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MoniqueSerpasPT

@MoniqueSerpasPT

Physical Therapist at New Orleans' Touro Infirmary. I give my patients the information they need to live well.
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  • BarrettDorko

    I think this post is simplistic and largely inaccurate. Just getting to the point. Go to SomaSimple.com for a great deal more about what neuroscience has revealed about pain. Join in. We’d love another opinion backed by actual evidence.

    I recently wrote about LaLanne.

  • www.therextras.com

    You expect too much from one post, Barrett. This is an excellent post making a point about the benefit of exercise and SOME of the consequences of the lack of exercise. That there is other information on pain management does not discount what is said here. You suggest a false dichotomy between exercise and some other ‘neuro’ approach being the answer to pain.

    Barbara Boucher, PT, PhD

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  • Mak57_

    This post raises some interesting points for regular readers to your blog. A useful consideration I keep in mind is that: chronic pain is more than pain that lasts for a long time. I am not sure who said that originally but it has been a helpful reminder. While management can be broken down into two basic choices: move or don’t move; for many with persistent pain the don’t move option is more a choice by default. Stopping or reducing exercise is often a result of not understanding, poor experiences with some exercises, fear, anxiety and a change in overall function. A resulting cascade of negative changes happen – as you suggest several systems are altered. I attended a very interesting session at congress recently, with an Australian researcher(Paul Hodges) who described his work and introduces his concept: a triad of system involvement for LBP – respiratoty, bladder, msk – some fascinating information, the essential element hinged on considering multiple intersecting possibilites that be may useful in managing for low back pain. That research was focused on the low back but I think the work was brilliant and worth reviewing. As a general approach, merging some coaching principles with individuals with long standing pain is often beneficial. Establishing specific goals, small steps or a graded exposure to movement can make small but significant changes that leads to improved joint, muscle function and less sensitive more normalized nerve activity. Thanks for facilitating the discussion. A large topic for your blog but keep up the posts. Michael Kay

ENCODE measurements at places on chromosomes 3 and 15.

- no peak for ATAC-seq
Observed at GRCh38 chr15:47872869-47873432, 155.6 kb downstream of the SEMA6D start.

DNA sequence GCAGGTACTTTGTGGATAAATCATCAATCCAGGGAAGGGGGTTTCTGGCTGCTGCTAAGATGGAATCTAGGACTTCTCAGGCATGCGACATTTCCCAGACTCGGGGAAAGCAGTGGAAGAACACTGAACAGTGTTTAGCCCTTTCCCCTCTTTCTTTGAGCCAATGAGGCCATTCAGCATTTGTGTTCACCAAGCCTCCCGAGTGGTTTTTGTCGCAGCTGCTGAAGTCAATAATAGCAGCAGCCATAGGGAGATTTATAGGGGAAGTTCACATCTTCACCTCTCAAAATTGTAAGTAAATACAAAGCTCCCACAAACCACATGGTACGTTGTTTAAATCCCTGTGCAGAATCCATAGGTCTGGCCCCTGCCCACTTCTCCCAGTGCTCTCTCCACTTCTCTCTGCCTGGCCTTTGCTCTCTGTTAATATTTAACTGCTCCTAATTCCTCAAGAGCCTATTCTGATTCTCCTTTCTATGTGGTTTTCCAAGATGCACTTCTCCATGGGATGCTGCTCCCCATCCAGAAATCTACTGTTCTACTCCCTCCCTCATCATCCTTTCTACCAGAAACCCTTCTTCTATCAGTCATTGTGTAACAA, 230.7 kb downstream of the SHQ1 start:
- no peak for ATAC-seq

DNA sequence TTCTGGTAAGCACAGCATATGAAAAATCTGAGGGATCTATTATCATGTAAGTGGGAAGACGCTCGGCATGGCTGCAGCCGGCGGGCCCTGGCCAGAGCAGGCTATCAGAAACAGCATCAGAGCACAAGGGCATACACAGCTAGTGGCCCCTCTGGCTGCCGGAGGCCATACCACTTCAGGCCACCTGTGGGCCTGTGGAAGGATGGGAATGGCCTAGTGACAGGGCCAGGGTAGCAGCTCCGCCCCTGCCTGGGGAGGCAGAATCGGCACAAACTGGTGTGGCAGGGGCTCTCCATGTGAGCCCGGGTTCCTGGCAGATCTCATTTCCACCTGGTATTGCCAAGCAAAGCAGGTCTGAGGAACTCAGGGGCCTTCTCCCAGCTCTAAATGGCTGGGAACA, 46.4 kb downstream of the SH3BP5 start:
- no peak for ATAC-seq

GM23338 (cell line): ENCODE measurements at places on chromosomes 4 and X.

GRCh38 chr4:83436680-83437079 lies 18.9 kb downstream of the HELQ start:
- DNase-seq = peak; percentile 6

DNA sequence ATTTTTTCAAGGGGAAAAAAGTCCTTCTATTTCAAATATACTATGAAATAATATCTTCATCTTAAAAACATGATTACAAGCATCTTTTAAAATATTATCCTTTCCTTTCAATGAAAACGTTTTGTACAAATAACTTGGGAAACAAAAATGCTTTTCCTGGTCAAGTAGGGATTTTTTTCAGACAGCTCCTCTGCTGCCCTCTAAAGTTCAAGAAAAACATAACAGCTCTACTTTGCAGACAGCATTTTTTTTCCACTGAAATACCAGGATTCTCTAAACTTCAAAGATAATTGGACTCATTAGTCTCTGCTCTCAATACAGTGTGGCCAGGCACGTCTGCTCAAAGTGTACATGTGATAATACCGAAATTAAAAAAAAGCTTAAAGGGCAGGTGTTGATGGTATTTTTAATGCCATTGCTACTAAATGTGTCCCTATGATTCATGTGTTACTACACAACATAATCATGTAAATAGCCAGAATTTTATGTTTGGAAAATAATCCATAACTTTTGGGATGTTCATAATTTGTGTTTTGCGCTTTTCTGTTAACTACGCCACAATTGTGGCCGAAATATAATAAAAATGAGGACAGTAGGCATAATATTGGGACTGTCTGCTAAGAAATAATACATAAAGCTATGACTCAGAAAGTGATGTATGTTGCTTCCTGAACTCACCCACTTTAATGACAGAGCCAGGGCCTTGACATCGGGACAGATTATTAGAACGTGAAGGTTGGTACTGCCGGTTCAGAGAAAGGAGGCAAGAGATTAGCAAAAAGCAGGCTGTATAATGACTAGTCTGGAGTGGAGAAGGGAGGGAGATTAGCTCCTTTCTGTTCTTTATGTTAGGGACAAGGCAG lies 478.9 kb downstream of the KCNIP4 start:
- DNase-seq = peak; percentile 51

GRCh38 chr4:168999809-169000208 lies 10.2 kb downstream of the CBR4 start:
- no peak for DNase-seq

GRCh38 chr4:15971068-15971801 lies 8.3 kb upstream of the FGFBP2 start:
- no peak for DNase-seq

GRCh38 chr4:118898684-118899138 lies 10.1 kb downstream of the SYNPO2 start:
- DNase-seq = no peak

• Barrett: your condescending post shows both arrogance and shameless self-promotion. Not an easy task to do in such few sentences. Thanks for telling us that nothing else needs to be written about LaLanne since you recently did.